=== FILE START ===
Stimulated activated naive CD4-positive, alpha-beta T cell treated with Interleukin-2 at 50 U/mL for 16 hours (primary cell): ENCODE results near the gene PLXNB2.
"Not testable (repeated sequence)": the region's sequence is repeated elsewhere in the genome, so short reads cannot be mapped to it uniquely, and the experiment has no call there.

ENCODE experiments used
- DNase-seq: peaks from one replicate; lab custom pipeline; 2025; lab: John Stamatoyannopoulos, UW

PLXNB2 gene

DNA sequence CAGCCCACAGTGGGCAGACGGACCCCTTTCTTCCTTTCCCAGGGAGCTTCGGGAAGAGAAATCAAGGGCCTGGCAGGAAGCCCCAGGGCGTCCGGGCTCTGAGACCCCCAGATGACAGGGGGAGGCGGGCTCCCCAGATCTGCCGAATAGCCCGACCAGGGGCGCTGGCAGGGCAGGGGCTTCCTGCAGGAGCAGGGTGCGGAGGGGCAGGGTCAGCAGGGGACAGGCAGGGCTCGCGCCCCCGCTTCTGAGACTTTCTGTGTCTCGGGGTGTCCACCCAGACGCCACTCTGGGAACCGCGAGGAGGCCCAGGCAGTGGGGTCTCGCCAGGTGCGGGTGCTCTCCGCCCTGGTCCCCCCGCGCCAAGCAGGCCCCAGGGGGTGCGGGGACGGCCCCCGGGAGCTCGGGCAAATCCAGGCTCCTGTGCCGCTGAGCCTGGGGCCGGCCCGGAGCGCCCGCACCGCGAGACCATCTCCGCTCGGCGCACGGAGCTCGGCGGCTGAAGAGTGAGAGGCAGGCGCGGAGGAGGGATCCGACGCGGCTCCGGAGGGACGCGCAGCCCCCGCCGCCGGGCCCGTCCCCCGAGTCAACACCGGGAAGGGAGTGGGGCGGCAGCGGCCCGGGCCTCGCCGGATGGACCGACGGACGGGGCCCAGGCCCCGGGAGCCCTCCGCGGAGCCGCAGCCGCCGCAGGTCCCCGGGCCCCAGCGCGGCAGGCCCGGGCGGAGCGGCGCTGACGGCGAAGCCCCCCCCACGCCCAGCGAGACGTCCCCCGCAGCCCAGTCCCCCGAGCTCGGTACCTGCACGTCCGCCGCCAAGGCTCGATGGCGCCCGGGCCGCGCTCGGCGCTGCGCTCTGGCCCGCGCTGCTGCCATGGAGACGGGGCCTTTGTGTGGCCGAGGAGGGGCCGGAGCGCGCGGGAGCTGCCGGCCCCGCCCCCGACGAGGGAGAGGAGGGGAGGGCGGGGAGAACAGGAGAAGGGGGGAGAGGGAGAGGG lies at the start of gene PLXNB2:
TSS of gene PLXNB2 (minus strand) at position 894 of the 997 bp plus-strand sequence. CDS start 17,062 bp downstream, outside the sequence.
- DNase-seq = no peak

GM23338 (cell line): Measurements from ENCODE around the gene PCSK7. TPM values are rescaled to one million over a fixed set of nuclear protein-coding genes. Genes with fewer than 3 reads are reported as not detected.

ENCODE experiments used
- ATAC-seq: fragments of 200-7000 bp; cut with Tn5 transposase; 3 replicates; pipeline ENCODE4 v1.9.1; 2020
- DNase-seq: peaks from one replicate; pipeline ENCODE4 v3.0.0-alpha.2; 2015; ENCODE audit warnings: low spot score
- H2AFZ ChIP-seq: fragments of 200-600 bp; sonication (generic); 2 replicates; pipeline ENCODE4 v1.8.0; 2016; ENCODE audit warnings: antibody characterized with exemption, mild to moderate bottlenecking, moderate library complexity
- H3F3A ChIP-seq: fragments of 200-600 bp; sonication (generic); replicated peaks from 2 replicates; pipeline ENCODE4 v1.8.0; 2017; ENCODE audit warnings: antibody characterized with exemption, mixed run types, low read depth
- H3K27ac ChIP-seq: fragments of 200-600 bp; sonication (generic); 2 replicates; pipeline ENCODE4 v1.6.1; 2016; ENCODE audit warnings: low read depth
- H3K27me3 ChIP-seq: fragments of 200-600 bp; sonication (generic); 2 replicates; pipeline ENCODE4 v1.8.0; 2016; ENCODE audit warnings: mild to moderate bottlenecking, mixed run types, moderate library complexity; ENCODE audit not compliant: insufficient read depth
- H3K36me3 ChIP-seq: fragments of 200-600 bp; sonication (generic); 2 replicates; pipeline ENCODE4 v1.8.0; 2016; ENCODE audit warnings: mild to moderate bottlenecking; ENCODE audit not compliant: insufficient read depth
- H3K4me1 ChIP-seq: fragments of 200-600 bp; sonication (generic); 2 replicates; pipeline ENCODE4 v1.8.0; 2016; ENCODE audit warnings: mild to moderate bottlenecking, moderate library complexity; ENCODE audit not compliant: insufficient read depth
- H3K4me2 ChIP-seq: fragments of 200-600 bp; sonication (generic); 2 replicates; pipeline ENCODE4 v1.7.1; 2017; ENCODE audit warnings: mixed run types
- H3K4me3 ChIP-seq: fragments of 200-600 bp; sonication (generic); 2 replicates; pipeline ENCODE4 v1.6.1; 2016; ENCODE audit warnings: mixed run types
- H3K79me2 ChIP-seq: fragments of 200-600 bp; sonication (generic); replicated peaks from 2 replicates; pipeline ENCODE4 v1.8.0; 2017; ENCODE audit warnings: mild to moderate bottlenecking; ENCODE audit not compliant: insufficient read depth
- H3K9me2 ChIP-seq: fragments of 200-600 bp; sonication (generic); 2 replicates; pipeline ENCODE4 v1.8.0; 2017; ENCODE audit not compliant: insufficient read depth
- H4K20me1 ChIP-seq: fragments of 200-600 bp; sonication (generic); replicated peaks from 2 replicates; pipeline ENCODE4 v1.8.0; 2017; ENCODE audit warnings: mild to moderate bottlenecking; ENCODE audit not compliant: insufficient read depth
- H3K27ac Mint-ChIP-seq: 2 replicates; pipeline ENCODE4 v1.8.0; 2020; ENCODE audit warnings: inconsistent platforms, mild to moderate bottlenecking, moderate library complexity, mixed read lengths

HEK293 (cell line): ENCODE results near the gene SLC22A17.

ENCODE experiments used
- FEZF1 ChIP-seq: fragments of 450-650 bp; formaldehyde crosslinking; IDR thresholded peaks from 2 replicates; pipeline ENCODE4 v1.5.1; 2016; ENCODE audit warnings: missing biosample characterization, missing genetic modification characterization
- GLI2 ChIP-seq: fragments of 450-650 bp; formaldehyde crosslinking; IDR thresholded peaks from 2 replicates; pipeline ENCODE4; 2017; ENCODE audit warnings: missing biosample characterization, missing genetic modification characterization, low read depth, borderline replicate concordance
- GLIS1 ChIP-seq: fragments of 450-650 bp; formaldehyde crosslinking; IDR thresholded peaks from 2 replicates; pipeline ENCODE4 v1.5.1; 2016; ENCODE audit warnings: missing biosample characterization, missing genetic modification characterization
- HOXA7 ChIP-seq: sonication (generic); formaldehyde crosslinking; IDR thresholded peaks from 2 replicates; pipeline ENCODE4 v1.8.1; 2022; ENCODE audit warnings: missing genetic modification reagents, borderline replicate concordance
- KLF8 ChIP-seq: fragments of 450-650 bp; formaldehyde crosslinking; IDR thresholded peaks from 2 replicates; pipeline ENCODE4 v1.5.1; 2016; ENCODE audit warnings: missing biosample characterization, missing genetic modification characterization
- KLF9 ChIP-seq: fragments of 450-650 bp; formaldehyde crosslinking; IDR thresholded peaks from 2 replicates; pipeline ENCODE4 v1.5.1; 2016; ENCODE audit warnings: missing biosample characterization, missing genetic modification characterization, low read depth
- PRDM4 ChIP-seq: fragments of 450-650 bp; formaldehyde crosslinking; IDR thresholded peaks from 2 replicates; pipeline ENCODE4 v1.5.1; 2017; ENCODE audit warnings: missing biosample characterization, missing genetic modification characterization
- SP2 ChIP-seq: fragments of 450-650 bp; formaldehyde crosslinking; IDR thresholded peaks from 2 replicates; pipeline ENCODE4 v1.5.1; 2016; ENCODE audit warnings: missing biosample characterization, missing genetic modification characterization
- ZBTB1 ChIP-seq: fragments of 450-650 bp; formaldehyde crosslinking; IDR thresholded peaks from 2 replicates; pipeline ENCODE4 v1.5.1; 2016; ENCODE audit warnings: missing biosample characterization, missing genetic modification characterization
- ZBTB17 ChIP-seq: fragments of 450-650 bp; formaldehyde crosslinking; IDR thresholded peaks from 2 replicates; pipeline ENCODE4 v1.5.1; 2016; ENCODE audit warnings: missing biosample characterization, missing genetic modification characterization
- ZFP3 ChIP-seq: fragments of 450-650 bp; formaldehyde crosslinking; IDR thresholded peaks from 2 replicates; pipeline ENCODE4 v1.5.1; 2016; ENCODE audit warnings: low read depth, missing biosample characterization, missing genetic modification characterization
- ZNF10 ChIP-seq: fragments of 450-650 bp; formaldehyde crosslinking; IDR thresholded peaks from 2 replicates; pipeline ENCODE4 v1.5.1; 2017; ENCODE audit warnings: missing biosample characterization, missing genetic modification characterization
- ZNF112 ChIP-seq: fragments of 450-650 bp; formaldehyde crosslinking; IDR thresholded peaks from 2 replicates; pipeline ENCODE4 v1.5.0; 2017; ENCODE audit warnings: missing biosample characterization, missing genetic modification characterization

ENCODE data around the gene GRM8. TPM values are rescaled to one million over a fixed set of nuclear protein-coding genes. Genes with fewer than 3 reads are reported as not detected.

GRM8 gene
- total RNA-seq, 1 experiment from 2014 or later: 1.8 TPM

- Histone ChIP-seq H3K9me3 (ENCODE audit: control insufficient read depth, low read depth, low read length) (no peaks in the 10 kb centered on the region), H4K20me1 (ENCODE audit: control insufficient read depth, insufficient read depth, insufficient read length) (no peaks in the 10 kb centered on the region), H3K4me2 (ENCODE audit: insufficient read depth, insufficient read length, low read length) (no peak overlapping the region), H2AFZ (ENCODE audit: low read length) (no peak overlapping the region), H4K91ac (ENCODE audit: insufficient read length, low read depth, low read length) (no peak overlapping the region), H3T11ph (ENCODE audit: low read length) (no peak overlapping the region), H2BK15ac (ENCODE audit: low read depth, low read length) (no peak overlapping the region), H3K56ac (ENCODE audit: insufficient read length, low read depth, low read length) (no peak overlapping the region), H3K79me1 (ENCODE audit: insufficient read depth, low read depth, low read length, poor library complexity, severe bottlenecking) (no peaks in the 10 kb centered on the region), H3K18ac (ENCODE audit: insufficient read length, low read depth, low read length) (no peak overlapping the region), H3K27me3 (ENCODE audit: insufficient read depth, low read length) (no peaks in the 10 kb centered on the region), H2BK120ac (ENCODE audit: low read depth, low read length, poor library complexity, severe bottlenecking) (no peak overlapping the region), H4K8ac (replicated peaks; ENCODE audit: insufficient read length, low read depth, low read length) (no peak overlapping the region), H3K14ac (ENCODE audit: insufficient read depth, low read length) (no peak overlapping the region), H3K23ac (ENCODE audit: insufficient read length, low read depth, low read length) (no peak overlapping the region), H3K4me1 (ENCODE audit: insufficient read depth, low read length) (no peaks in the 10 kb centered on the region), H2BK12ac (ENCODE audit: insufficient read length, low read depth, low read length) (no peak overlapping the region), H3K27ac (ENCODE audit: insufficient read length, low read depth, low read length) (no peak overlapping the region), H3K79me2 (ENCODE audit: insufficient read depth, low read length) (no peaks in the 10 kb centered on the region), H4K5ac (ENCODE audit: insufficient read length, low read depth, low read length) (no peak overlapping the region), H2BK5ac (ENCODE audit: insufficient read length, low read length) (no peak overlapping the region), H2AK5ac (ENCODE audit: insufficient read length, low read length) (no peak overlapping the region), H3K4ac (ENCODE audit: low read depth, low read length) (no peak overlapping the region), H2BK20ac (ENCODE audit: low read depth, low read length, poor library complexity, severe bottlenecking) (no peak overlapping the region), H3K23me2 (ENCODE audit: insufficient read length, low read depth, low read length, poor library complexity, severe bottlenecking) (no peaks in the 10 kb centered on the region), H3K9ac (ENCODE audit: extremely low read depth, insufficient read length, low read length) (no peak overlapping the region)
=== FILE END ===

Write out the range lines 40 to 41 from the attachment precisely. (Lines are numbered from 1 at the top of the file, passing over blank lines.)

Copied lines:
ENCODE data around the gene GRM8. TPM values are rescaled to one million over a fixed set of nuclear protein-coding genes. Genes with fewer than 3 reads are reported as not detected.

GRM8 gene